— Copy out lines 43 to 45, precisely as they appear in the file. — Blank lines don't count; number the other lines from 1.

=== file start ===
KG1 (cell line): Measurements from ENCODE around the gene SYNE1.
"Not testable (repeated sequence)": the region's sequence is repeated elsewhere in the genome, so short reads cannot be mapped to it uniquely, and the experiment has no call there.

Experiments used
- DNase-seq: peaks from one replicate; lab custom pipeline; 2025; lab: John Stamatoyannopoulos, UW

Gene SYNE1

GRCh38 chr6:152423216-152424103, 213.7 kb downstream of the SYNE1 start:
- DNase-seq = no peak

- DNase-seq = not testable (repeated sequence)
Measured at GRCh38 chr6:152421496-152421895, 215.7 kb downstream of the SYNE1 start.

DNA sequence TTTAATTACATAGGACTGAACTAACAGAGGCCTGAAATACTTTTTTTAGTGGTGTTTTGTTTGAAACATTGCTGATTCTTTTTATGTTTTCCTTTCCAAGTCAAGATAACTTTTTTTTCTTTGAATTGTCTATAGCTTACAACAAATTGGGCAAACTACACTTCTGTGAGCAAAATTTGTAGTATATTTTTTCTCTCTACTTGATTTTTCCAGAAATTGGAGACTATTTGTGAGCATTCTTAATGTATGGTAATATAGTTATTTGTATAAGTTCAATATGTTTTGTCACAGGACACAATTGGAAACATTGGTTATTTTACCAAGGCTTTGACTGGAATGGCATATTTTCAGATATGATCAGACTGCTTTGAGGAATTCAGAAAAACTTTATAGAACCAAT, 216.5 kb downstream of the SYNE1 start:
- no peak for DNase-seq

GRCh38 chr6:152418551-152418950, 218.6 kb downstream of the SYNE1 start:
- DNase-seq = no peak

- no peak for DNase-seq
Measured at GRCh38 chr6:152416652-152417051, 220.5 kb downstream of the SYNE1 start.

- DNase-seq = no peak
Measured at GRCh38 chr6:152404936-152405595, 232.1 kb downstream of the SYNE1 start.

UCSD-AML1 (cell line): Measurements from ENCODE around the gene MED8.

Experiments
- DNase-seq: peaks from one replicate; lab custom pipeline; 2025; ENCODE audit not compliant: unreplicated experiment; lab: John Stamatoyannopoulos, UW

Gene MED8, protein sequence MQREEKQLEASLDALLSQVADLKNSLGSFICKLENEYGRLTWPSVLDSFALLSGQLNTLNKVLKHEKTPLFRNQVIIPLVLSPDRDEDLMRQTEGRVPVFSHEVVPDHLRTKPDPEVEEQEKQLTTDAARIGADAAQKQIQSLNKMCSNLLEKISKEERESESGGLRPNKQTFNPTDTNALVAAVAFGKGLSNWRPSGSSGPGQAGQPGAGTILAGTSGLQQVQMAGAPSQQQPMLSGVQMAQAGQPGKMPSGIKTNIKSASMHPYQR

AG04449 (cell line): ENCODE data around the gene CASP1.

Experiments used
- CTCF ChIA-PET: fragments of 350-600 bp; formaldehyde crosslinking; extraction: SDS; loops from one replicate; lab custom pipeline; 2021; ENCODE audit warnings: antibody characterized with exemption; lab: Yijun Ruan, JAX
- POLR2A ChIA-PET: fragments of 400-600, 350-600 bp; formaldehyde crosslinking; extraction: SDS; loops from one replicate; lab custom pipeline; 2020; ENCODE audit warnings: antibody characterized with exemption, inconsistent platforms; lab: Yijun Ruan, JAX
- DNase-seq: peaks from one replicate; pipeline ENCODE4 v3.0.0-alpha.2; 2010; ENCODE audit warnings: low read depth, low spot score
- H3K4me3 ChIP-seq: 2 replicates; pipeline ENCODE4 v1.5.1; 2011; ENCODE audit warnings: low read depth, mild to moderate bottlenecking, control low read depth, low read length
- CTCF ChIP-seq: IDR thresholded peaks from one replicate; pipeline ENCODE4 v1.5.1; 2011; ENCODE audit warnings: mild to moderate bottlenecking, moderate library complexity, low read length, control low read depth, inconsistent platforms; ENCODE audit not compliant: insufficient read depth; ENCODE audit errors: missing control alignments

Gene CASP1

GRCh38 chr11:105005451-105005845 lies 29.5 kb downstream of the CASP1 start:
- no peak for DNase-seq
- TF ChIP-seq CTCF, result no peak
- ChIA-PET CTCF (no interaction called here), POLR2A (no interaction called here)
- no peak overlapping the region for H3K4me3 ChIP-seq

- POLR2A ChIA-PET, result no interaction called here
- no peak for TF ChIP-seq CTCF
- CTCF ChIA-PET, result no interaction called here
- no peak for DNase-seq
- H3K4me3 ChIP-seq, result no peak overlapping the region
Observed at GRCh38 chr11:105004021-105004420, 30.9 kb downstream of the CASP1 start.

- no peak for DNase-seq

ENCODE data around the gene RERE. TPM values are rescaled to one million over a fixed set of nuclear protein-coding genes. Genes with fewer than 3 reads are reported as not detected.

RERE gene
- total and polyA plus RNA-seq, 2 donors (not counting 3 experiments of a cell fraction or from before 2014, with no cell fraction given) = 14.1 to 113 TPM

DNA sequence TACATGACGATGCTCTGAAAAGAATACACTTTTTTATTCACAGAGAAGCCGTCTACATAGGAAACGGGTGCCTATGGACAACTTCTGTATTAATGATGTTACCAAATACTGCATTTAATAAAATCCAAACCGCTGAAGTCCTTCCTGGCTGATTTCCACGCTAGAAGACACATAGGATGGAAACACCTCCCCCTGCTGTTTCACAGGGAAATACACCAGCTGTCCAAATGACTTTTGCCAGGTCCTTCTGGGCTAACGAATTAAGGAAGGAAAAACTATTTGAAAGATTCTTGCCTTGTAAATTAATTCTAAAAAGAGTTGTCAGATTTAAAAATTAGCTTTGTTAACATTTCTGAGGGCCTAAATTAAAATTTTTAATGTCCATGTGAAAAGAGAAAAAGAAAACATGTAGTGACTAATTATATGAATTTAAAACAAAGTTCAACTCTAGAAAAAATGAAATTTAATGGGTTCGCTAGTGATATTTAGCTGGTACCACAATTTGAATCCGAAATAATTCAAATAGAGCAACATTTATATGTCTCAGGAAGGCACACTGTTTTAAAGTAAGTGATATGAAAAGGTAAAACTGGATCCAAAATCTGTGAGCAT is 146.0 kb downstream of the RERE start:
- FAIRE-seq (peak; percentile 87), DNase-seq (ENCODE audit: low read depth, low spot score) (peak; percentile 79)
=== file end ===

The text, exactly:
RERE gene
- total and polyA plus RNA-seq, 2 donors (not counting 3 experiments of a cell fraction or from before 2014, with no cell fraction given) = 14.1 to 113 TPM

DNA sequence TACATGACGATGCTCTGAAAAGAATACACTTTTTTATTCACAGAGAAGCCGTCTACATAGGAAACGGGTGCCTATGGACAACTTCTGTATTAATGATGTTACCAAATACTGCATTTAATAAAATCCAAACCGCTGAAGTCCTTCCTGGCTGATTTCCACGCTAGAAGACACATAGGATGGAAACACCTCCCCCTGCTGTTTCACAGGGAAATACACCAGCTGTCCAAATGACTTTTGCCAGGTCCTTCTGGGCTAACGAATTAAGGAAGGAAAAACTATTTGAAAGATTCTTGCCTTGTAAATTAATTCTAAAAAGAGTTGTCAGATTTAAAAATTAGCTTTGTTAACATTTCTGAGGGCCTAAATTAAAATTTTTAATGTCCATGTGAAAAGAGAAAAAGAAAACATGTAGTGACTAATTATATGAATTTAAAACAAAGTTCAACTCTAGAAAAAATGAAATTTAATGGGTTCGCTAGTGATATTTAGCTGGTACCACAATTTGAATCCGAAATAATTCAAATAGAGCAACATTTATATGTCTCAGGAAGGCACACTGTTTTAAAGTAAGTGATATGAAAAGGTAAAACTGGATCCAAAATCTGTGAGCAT is 146.0 kb downstream of the RERE start: